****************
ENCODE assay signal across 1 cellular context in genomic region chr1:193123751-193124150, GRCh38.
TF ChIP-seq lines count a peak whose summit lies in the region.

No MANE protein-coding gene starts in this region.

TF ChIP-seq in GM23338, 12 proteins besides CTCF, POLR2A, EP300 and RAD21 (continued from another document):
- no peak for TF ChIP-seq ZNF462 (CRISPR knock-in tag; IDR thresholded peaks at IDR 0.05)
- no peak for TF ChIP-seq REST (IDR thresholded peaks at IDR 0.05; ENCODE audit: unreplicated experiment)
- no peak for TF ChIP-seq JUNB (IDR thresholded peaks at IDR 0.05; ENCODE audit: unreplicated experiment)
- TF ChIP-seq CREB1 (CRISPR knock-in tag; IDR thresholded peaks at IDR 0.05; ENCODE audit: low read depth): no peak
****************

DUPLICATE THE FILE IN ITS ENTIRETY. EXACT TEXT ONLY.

ENCODE assay signal across 1 cellular context in genomic region chr1:193123751-193124150, GRCh38.
TF ChIP-seq lines count a peak whose summit lies in the region.

No MANE protein-coding gene starts in this region.

TF ChIP-seq in GM23338, 12 proteins besides CTCF, POLR2A, EP300 and RAD21 (continued from another document):
- no peak for TF ChIP-seq ZNF462 (CRISPR knock-in tag; IDR thresholded peaks at IDR 0.05)
- no peak for TF ChIP-seq REST (IDR thresholded peaks at IDR 0.05; ENCODE audit: unreplicated experiment)
- no peak for TF ChIP-seq JUNB (IDR thresholded peaks at IDR 0.05; ENCODE audit: unreplicated experiment)
- TF ChIP-seq CREB1 (CRISPR knock-in tag; IDR thresholded peaks at IDR 0.05; ENCODE audit: low read depth): no peak